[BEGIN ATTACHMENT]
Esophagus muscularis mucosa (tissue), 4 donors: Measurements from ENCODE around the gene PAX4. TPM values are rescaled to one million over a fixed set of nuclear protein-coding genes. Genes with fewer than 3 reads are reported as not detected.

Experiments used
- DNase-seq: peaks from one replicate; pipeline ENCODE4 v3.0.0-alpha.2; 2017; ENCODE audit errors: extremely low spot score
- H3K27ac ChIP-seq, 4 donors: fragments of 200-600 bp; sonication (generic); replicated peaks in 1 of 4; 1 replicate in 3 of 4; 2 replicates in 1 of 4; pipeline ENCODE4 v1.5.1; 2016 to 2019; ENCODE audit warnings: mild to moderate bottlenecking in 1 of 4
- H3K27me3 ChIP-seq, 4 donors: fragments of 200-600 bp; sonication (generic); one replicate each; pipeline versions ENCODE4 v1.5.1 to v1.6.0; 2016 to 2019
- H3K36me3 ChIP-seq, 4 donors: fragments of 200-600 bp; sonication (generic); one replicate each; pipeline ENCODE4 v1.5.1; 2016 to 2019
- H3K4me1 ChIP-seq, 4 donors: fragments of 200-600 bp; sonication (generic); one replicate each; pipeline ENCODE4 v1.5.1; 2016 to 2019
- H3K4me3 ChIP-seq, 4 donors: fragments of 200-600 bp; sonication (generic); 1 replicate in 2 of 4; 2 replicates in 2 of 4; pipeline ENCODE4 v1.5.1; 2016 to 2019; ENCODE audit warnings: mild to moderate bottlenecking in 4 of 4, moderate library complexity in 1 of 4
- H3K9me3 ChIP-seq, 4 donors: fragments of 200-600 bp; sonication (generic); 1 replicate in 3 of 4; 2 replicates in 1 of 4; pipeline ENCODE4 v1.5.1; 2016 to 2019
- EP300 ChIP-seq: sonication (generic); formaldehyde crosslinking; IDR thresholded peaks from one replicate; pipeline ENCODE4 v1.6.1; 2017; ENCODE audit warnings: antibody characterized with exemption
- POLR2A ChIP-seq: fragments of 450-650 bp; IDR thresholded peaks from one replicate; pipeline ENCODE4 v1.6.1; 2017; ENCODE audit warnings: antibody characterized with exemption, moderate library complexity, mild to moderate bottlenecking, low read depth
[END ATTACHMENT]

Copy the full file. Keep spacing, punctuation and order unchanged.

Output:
Esophagus muscularis mucosa (tissue), 4 donors: Measurements from ENCODE around the gene PAX4. TPM values are rescaled to one million over a fixed set of nuclear protein-coding genes. Genes with fewer than 3 reads are reported as not detected.

Experiments used
- DNase-seq: peaks from one replicate; pipeline ENCODE4 v3.0.0-alpha.2; 2017; ENCODE audit errors: extremely low spot score
- H3K27ac ChIP-seq, 4 donors: fragments of 200-600 bp; sonication (generic); replicated peaks in 1 of 4; 1 replicate in 3 of 4; 2 replicates in 1 of 4; pipeline ENCODE4 v1.5.1; 2016 to 2019; ENCODE audit warnings: mild to moderate bottlenecking in 1 of 4
- H3K27me3 ChIP-seq, 4 donors: fragments of 200-600 bp; sonication (generic); one replicate each; pipeline versions ENCODE4 v1.5.1 to v1.6.0; 2016 to 2019
- H3K36me3 ChIP-seq, 4 donors: fragments of 200-600 bp; sonication (generic); one replicate each; pipeline ENCODE4 v1.5.1; 2016 to 2019
- H3K4me1 ChIP-seq, 4 donors: fragments of 200-600 bp; sonication (generic); one replicate each; pipeline ENCODE4 v1.5.1; 2016 to 2019
- H3K4me3 ChIP-seq, 4 donors: fragments of 200-600 bp; sonication (generic); 1 replicate in 2 of 4; 2 replicates in 2 of 4; pipeline ENCODE4 v1.5.1; 2016 to 2019; ENCODE audit warnings: mild to moderate bottlenecking in 4 of 4, moderate library complexity in 1 of 4
- H3K9me3 ChIP-seq, 4 donors: fragments of 200-600 bp; sonication (generic); 1 replicate in 3 of 4; 2 replicates in 1 of 4; pipeline ENCODE4 v1.5.1; 2016 to 2019
- EP300 ChIP-seq: sonication (generic); formaldehyde crosslinking; IDR thresholded peaks from one replicate; pipeline ENCODE4 v1.6.1; 2017; ENCODE audit warnings: antibody characterized with exemption
- POLR2A ChIP-seq: fragments of 450-650 bp; IDR thresholded peaks from one replicate; pipeline ENCODE4 v1.6.1; 2017; ENCODE audit warnings: antibody characterized with exemption, moderate library complexity, mild to moderate bottlenecking, low read depth